Tony (2009)

NOVEMBER 16, 2010


Barely qualifying as a film in both running time (72 minutes, including the very slow end credits) and plot (there is none), I would still recommend Tony to fans of serial killer films, as it’s very abnormal in the genre; the closest thing I could think to compare it to would be Henry, but it also reminded me a bit of Colin, in that the entire movie is told from the focus of someone we shouldn’t be rooting for, but can’t help but sympathize with anyway.

Also like Colin, it’s set in London! But in places I recognize this time – Tony even walks past the Empire Cinema in Leicester Square that I was situated in for the better part of 5 glorious days last August. But only briefly – most of the film takes place in areas I never saw while I was there; areas that aren’t particularly flattering or picturesque. Tony’s apartment, for example, is one of what seems to be several hundred in a building called Robin Hood Gardens (I think?), which to me just seems like a depressing place to live. But it just confirms that the city is a sorely underused locale for horror films – skilled DPs could be having a field day with the architecture and largely disparate areas; it’s almost hard to believe these places could all be in one small geographical area.

And it’s a good thing that it’s not an overused area, because it seems half the movie is just Tony walking around. This movie would be unbearable if set in say, downtown Los Angeles, or the Bronx – areas I’ve seen 596 million times in movies. Because at least when he goes walking around yet again, I can at least enjoy the scenery, but if I recognized the areas from other movies I’d just be bored, I think. We get it, he’s lonely and socially awkward!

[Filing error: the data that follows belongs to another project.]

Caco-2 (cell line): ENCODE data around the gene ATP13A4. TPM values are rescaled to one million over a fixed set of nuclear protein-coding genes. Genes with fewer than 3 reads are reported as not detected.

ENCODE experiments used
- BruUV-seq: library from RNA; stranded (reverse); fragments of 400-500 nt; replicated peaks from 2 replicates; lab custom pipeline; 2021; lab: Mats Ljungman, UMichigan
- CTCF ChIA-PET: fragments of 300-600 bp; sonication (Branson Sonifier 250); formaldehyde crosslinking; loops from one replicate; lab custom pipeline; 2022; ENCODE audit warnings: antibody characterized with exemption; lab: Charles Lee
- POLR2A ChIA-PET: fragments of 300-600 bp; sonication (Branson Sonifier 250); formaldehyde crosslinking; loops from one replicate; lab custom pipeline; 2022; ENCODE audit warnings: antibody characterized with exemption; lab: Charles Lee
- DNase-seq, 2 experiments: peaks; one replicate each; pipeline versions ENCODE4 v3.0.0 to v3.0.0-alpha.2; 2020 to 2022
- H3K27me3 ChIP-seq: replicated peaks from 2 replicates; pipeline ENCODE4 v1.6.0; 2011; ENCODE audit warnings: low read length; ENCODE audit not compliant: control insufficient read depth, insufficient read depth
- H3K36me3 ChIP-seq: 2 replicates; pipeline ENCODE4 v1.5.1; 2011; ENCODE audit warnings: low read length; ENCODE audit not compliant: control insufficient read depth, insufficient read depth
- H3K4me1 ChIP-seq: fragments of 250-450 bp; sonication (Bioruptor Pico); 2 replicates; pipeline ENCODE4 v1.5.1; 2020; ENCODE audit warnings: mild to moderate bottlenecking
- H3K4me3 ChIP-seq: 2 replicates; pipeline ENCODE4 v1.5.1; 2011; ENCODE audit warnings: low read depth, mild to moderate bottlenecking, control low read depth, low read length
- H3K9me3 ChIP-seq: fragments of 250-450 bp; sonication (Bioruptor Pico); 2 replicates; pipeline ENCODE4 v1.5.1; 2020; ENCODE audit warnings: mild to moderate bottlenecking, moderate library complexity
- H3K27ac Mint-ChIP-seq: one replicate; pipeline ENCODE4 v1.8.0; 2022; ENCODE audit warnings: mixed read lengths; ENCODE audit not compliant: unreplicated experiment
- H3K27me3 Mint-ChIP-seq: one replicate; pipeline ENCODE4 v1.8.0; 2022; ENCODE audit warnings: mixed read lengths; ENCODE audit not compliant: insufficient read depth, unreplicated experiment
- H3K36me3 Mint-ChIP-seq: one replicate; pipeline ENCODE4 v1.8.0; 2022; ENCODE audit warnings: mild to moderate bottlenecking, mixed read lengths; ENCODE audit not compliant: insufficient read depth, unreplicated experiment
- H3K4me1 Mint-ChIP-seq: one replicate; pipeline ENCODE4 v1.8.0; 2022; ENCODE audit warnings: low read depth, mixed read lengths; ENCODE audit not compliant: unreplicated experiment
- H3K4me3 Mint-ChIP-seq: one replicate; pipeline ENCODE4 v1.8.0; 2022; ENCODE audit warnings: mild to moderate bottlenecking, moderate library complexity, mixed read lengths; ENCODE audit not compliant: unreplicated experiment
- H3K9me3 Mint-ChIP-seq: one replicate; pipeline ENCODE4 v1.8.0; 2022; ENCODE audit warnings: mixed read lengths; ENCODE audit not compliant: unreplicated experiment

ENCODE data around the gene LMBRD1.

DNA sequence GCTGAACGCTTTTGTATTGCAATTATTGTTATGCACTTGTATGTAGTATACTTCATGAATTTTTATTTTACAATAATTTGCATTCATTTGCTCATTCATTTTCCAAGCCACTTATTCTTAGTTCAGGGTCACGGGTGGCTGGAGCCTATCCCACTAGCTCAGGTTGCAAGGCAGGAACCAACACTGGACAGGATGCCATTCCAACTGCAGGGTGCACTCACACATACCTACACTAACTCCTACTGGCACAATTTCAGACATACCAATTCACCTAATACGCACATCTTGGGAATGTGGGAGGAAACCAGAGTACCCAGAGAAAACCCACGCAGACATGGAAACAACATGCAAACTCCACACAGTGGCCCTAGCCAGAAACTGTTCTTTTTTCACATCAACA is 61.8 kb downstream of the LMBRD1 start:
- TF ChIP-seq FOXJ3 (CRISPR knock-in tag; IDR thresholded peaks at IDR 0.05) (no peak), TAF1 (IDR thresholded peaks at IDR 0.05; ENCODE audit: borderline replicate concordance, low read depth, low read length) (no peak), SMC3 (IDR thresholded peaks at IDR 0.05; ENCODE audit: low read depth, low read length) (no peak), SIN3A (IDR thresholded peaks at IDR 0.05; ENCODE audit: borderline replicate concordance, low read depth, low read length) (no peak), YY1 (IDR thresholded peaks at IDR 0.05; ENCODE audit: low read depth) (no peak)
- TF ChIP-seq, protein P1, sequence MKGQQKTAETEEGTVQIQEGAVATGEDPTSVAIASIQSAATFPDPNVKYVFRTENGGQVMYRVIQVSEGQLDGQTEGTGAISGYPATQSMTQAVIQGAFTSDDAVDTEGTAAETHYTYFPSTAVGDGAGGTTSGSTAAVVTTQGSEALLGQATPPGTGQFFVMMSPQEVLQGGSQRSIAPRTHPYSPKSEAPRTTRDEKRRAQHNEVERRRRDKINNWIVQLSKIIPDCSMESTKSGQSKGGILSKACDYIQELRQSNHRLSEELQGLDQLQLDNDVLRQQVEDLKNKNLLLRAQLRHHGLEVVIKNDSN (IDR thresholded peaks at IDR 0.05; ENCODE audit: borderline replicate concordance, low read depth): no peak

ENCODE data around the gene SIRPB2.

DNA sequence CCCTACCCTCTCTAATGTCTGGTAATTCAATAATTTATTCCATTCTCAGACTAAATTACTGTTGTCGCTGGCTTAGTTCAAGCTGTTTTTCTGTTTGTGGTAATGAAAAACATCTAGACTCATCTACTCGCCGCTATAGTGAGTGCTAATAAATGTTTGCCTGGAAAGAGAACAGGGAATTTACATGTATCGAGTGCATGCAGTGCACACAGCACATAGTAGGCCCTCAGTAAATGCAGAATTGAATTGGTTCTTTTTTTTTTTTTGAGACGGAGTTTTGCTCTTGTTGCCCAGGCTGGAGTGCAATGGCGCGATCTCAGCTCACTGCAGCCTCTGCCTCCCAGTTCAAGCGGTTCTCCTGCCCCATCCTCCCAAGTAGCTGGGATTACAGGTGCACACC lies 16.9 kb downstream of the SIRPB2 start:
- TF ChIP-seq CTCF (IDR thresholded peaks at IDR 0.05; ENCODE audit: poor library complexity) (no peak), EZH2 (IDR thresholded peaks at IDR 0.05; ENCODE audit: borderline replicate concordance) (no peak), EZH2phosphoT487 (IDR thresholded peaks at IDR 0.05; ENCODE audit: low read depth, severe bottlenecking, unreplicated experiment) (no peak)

Also helping is Peter Ferdinando’s performance as Tony. He has no real arc to speak of, but he’s fascinating to watch all the same, meekly making his way through several encounters with random annoying people (many of whom he kills) as he just tries to get through his day unperturbed. He clearly wants companionship (there’s a suggestion of necrophilia), but for the most part the guy just wants to be left in peace, watching his action movies on VHS. Speaking of which – kudos to the filmmakers for making him an action junkie instead of a horror fan; we don’t need any more “evidence” that watching horror movies makes us turn into psychotics. He even owns Firestorm! Oddly, one of the few films he mentions by name is Hider in the House, which is very much a horror thriller.

But back on point, I liked that he never seemingly went out of his way to kill someone. Instead, he just kills the folks that would disturb his life, such as the guy who threatens to take his TV away for not paying his licensing fee (this is a very foreign concept to me – I was amazed to discover that this actually happens in the UK). He goes out to clubs and such, but again it seems to be more to find someone to hang out and watch action movies with, not to kill. The best scene in the film finds him unknowingly drawing the attention of a homosexual guy in a club, who goes home with him. Tony just thinks the guy wants to hang out and maybe listen to one of his Queen tapes, and so when the guy makes a move on him... well, let’s just say it’s the rare occurrence in a serial killer movie where you fear for the safety of the killer.

Also he kind of reminded me of Gary Oldman, which is fine by me. More actors should be like Gary Oldman.